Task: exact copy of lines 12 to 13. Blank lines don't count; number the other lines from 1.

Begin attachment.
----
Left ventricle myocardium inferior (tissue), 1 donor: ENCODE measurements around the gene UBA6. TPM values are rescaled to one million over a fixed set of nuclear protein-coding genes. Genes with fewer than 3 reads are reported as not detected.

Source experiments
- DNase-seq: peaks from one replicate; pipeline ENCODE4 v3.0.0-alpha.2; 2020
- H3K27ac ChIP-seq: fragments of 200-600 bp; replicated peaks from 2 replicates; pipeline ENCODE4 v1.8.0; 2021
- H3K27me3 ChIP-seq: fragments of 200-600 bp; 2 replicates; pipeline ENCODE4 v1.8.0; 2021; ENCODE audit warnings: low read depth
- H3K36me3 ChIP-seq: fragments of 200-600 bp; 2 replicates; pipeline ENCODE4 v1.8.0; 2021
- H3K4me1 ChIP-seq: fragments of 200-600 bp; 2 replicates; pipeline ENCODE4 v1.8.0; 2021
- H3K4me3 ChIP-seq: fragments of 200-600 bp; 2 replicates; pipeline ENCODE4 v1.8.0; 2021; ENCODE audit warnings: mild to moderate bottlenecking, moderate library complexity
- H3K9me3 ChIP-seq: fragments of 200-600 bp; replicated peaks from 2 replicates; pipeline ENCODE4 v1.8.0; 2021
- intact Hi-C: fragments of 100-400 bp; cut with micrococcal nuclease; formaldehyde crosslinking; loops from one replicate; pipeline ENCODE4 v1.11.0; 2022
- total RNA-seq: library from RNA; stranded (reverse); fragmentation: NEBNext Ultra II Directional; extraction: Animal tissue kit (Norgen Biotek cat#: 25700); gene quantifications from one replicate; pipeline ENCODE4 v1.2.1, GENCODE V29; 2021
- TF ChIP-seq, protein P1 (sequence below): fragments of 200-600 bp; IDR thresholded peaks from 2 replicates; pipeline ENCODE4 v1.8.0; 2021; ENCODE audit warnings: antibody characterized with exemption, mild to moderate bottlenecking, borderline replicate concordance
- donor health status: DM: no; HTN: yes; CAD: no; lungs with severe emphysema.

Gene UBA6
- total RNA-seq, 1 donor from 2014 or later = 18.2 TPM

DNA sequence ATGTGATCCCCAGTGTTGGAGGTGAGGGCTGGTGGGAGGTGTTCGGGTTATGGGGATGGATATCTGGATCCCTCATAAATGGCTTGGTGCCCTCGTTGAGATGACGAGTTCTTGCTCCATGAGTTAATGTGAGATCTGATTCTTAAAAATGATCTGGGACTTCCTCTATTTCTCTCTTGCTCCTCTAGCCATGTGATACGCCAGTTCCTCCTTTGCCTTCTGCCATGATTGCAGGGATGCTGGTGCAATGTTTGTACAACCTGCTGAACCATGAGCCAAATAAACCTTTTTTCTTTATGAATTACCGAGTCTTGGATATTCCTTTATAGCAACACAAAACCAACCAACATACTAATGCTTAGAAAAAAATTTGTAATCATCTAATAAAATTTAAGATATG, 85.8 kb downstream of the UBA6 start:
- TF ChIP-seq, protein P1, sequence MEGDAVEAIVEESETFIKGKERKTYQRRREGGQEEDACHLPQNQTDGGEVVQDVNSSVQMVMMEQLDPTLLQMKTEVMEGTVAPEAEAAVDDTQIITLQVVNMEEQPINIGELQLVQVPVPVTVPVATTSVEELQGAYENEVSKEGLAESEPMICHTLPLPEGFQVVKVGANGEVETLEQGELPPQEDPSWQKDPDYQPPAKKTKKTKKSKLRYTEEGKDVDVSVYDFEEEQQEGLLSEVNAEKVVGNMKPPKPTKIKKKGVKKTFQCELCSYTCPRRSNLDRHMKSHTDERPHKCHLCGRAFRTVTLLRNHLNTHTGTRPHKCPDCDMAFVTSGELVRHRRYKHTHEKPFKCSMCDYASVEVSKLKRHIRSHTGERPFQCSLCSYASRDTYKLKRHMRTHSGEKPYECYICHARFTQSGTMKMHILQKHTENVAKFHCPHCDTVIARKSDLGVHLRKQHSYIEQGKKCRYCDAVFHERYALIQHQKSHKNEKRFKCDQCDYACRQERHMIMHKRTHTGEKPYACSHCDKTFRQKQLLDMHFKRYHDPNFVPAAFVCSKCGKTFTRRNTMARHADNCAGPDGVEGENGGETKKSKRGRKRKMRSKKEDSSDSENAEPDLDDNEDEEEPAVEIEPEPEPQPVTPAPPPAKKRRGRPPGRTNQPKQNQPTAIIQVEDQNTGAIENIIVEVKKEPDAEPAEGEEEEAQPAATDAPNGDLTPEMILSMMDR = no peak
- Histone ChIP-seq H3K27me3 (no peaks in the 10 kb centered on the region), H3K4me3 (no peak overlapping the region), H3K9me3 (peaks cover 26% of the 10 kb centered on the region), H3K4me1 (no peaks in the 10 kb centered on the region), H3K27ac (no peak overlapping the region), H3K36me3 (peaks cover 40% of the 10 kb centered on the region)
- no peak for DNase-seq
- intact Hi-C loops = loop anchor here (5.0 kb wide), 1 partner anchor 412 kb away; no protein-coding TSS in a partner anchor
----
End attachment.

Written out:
- TF ChIP-seq, protein P1 (sequence below): fragments of 200-600 bp; IDR thresholded peaks from 2 replicates; pipeline ENCODE4 v1.8.0; 2021; ENCODE audit warnings: antibody characterized with exemption, mild to moderate bottlenecking, borderline replicate concordance
- donor health status: DM: no; HTN: yes; CAD: no; lungs with severe emphysema.